Showing 3 comments
Nice picture. Is it possible that they put whole new marquees on the sides? On the Back Street picture there is standard black lettering on a backlit white panel, but the Grimm marquee seems to have red neon letters and the horizontal stripes that usually hold letters (as can be seen on the 1943 picture and at the top of this page) are gone. That’ll also explain my doubts about (not) inconsistent “Cinerama” and “Holiday” signs.
PS: New street lights on Hollywood Blvd every decade :)
I digged up some more pictures at the LA Public Library (with some nice b/w of the interiour BTW: go to [url]http://lapl.org[/url], select the photo catalog and search for “hollywood warner theatre”) and while noticing on [url]http://jpg2.lapl.org/theater1/00014800.jpg[/url] that the “Studio Mens Shop” of 1943, right of the entrance, turned into the “Motherhood Maternity Shop” in 1961 (what a change..;), I also noticed that the top of the white marquees left/right is above the shop signs. “Holiday” ends clearly below these signs, so you’re right, it’s on the marquee.
Nevertheless, the whole point was that this is one sign just for this movie. The letters not only are just too similar, it’s “Cinerama Holiday”, one title, not something reading like “Presented in Cinerama:”, the movie “Holiday”, so they actually should look the same, making this one sign.
Because of this I came up with a flat wooden board (which may of course very well have neons or bulbs on it) placed in front of Warner and marquee (not instead of) to get both words on the same level with the same light – looks nice and no hazzle with dis-/mounting the Warner sign. (Am I talking like a marquee designer? Sorry :)
In short: It’s not alternating between WARNER and CINERAMA, it’s between WARNER and part of a Cinerama movie title announced big style. And the letters Warner are still there, they’re just hidden by the Cinerama movie title sign.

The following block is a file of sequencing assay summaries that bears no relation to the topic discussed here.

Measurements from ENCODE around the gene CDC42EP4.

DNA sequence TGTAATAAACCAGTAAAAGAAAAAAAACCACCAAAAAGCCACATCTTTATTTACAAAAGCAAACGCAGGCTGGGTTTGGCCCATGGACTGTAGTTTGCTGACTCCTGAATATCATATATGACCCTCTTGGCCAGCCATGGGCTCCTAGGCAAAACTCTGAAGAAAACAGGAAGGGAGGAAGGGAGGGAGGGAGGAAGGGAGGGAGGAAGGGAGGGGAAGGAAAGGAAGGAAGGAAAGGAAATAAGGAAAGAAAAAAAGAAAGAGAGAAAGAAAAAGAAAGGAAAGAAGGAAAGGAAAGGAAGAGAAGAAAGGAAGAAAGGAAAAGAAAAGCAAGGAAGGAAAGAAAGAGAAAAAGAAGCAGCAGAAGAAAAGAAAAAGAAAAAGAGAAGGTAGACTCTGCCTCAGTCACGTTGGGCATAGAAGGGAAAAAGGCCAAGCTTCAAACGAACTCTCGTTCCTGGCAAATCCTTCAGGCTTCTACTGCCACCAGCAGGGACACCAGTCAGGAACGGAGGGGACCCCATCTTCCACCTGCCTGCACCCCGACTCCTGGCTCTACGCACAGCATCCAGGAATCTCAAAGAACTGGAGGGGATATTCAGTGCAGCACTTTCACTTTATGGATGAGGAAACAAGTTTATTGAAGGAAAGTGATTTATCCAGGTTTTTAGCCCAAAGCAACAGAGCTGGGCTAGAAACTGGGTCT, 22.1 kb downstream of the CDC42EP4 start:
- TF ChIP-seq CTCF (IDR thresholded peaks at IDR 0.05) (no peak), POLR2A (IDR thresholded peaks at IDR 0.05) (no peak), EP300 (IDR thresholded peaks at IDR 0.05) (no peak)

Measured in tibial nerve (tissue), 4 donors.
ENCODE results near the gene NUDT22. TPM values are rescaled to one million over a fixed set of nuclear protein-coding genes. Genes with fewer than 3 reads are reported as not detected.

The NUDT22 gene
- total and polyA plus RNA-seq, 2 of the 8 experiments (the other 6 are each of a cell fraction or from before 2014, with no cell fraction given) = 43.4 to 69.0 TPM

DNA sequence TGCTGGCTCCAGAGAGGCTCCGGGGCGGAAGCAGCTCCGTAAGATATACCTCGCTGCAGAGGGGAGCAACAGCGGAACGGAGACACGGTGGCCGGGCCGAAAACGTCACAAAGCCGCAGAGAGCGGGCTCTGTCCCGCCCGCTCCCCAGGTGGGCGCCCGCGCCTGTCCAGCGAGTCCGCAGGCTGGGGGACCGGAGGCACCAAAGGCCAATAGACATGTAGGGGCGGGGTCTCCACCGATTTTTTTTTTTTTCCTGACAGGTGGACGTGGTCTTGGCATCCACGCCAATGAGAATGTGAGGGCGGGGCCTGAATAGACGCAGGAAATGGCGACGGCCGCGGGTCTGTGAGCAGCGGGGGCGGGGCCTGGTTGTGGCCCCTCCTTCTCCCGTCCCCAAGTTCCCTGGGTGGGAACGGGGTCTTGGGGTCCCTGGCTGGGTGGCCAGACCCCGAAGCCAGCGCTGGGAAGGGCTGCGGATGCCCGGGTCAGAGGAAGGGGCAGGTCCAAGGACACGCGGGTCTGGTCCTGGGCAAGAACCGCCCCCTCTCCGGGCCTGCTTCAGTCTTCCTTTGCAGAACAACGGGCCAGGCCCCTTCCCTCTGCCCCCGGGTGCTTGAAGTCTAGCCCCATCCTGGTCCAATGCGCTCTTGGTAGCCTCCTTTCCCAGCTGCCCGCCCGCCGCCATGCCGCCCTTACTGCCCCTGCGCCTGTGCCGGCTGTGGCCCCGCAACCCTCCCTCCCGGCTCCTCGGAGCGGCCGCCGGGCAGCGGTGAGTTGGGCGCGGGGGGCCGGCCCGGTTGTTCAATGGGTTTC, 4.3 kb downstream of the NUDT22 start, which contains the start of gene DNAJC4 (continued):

What did it look like on the postcard you mentioned (and how did they get that title The Wonderfull..Grimm title on the marquee anyway?:), could you post that one?
re stevebob: Looking closely it’s visible that the “Cinerama Holiday” has the size of the “Warner” label (compare the bottom line of Holiday and Warner with the top line of the white front marquee on both of the photos you mentioned). So I’d say they didn’t replace Warner with Cinerama, they simply put a wood sign announcing the movie Cinerama Holiday (and not the system Cinerama) over the Warner letters. After all, you can’t announce Cinerama if not playing Cinerama movies.
I’m anything but an expert on Cinerama history, but looking at the mere 10 movies listed by the IMDb with the same film format (http://imdb.com/SearchTechnical?PFM:3%20x%2035%20mm%09(6%20perf.%20per%20frame) ), it’s no surprise to me that they had other movies, too. If I got that right, the freshest Cinerama release in 1961 would have been South Seas Adventure from 1958..